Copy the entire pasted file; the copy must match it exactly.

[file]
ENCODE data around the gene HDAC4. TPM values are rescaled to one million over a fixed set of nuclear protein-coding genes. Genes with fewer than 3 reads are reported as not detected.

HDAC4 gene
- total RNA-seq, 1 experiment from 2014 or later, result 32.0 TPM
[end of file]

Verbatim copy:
ENCODE data around the gene HDAC4. TPM values are rescaled to one million over a fixed set of nuclear protein-coding genes. Genes with fewer than 3 reads are reported as not detected.

HDAC4 gene
- total RNA-seq, 1 experiment from 2014 or later, result 32.0 TPM